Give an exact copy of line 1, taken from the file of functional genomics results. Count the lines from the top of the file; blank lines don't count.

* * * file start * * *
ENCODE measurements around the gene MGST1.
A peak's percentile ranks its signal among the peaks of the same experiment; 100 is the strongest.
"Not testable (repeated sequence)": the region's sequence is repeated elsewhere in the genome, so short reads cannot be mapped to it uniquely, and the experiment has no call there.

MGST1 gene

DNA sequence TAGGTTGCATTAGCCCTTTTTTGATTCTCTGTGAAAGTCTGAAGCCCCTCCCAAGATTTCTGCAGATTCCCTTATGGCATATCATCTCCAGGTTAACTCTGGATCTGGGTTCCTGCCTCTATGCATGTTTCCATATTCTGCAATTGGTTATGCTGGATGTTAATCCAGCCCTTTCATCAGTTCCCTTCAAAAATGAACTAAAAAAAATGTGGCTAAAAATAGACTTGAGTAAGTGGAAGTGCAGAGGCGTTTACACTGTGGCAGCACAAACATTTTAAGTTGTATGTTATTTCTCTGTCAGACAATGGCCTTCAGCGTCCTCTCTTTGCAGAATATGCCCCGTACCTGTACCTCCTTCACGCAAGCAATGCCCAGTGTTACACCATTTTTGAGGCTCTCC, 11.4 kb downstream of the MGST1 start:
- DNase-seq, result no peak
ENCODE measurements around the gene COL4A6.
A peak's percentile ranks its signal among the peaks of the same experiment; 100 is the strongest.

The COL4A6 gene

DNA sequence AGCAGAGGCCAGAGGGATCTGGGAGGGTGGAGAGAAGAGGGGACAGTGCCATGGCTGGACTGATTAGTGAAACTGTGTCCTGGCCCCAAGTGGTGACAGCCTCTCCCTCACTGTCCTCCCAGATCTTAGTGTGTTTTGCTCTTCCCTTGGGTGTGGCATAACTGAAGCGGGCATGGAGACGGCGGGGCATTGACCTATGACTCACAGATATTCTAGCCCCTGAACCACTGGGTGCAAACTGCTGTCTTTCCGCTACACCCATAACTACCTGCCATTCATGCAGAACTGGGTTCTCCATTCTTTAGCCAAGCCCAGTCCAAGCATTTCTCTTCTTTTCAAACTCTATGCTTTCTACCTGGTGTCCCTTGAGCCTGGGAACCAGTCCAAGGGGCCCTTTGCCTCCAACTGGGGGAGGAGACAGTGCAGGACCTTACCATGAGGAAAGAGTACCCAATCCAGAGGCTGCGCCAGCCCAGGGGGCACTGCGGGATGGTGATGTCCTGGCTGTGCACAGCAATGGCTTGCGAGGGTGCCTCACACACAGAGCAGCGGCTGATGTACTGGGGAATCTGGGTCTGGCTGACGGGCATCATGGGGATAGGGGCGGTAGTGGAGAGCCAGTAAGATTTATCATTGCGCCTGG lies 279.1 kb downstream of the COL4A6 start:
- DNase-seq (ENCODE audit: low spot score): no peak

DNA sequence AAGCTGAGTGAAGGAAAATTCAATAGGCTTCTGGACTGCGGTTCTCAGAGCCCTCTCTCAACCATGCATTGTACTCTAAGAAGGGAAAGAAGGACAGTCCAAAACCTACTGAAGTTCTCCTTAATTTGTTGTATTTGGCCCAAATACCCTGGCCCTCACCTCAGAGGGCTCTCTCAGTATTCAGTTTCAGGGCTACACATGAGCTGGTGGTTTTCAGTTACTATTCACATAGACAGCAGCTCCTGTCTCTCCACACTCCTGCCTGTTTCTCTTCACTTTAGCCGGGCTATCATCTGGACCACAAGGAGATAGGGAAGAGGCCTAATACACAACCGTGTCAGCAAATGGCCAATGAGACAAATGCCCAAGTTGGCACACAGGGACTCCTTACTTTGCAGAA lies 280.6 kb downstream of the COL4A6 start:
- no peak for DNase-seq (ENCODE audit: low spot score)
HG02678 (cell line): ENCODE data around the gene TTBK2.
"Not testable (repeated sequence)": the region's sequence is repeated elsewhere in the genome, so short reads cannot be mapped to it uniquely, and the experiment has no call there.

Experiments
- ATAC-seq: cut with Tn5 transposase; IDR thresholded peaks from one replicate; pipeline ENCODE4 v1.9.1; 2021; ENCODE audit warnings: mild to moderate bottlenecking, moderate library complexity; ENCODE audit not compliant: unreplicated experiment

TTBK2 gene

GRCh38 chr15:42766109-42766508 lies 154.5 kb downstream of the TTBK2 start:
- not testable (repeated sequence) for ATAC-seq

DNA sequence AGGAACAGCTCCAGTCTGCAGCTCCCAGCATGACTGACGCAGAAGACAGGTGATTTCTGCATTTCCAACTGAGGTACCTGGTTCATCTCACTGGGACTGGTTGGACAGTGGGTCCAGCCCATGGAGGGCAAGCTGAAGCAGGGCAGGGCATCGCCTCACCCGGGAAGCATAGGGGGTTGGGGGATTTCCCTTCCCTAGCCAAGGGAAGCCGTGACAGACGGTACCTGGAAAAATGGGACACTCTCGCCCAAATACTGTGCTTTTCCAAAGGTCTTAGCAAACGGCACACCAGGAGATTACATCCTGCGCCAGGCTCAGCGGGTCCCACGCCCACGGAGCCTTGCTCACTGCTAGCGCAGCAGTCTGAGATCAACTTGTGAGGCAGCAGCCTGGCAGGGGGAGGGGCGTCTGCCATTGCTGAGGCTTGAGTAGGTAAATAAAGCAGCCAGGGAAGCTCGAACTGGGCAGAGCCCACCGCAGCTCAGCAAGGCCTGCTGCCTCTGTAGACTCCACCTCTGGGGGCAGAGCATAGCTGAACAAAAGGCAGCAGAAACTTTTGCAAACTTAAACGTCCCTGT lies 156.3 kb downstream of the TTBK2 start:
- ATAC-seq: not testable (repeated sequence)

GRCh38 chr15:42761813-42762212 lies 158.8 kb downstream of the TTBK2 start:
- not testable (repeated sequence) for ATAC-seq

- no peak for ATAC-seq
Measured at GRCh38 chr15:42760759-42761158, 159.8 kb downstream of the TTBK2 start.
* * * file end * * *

ENCODE measurements around the gene MGST1.